Some candidates, had more than one disqualifying disability, therefore, the number of disabilities referred in the study is greater than the number of total unfit candidates. In candidates with multiple medical disabilities, only those co iditions have been considered that were cause for permanent unfitness.
A total of 632 NDA aircrew candidates underwent medical evaluation during the period of study. The mean age was 17 years (range 16-22 years). A total of 229 candidates (36.2%, n=229) were made unfit for Air Force duties because of medical disabilities.
Figure 1 depicts that percentage of rejected candidates is showing an increasing trend over the last 3 years.
Ophthalmologic conditions (37%), radiological spinal anomalies (24%) and anthropometric incompatibility (14%) were the three major groups causing medical unfitness in these candidates (Fig 2) and accounted for 75% of the disabilities. Otorhinolaryngological, general medical, orthopedic and surgical conditions constituted remaining 25% of the disabilities.
Refractive error (substandard vision) constituted more than three-fourths of the disqualifying ophthalmologic conditions (76%, n=99), commonest of these being myopia (Fig 3).
Common radiological findings responsible for disqualification were lumbosacral anomalies like unilateral and bilateral complete/incomplete sacralisation/ lumbarisation (35%) and anterior wedge compression fracture of vertebral body (20%). Degenerative conditions like intervertebral disc disease (20%), spondylosis (14%) and spondylolysis (11%) were other significant radiological spinal anomalies (Fig 4).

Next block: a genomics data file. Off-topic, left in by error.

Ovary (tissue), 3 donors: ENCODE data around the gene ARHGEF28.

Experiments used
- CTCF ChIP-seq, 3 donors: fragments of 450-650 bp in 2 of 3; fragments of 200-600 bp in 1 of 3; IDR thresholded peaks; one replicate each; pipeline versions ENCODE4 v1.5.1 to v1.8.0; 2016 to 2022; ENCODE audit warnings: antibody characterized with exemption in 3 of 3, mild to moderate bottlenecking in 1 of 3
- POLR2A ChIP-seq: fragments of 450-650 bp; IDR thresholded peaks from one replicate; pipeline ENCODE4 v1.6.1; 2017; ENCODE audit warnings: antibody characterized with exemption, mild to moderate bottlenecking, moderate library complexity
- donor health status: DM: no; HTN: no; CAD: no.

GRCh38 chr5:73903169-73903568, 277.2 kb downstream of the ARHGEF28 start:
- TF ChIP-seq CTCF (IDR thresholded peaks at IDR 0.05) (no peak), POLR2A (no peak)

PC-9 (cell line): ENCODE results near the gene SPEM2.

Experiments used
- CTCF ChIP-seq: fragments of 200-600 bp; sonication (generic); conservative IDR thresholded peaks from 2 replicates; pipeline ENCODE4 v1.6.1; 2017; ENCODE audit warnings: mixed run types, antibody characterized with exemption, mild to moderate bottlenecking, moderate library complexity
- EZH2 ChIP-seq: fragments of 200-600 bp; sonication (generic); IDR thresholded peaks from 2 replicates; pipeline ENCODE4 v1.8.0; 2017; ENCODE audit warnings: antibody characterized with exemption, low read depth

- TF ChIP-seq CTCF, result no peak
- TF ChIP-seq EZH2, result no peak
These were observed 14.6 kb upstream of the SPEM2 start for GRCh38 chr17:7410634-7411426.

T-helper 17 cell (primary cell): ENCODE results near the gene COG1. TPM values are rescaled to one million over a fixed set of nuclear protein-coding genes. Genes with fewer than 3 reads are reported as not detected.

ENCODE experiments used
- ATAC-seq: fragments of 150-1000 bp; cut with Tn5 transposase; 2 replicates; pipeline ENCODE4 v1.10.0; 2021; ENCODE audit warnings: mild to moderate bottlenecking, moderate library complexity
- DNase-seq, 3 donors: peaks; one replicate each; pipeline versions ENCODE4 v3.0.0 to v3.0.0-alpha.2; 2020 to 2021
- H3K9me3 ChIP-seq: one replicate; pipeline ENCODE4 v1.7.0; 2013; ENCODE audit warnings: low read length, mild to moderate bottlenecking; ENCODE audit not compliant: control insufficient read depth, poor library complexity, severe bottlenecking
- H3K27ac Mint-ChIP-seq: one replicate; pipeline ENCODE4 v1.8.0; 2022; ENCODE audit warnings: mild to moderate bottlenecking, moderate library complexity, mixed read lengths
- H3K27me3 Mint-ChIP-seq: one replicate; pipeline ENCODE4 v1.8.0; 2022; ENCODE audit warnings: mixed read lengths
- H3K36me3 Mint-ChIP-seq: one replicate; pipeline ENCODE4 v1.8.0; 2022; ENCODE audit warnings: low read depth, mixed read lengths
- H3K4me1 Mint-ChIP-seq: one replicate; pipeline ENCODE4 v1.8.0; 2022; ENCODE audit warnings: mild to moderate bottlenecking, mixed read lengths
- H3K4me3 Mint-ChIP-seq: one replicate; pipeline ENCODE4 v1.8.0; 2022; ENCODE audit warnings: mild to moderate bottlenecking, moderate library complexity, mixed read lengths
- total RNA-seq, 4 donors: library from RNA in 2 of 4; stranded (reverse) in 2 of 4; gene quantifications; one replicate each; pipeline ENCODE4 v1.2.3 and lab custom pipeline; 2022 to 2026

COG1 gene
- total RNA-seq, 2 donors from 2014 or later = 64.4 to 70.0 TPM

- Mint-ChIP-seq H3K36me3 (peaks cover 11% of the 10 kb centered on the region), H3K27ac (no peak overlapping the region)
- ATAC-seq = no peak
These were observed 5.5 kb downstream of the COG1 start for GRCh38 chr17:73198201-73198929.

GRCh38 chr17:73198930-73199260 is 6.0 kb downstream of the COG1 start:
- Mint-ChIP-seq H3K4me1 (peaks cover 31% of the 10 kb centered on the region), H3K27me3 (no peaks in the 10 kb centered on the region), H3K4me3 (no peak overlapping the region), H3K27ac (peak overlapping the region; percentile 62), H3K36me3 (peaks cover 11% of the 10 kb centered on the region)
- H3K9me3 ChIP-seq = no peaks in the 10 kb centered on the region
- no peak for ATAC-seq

Anthropometric incompatibility based on accepted IAF standards in candidates was one of the important causes of disqualification. Commonest anthropometric condition being substandard leg length measurements (27%), substandard sitting height (19%) and substandard height (15%) (Fig 5).
Otorhinolayngological conditions formed 9% of total disabilities causing unfitness. Commonest disqualifying otorhinolaryngological conditions were deviated nasal septum, audiometrie hearing loss and external ear pathologies viz congenital anomalies, persistent infection (Fig 6). Other disqualifying otorhinolaryngological conditions included middle ear disease, external ear anomalies and tonsillar hypertrophy.
Among general medical conditions, cardiovascular system anomalies viz. ECG abnormalities, cardiac murmur and hypertension formed 50% of the medical disabilities which led to rejection. About 17% of disabilities were related to central nervous system viz. EEG abnormalities. Sporadic disqualifying conditions were seen in respiratory and gastrointestinal systems.
General physical conditions were among other disqualifying conditions and contributed to 5% of all disabilities (Fig 2). Majority of these were candidates who were obese/overweight except a single case who was underweight.
Orthopedic conditions were responsible for a small percentage of disqualifying disabilities (Fig 2). Knee abnormalities viz. genu varum, genu valgum were common along with few cases of flat feet, old fracture-deformity of long bones.
Surgical disabilities were the minor contributor towards disqualifying disabilities (Fig 2). These included hydrocoele, renal calculi and congenital renal anomaly.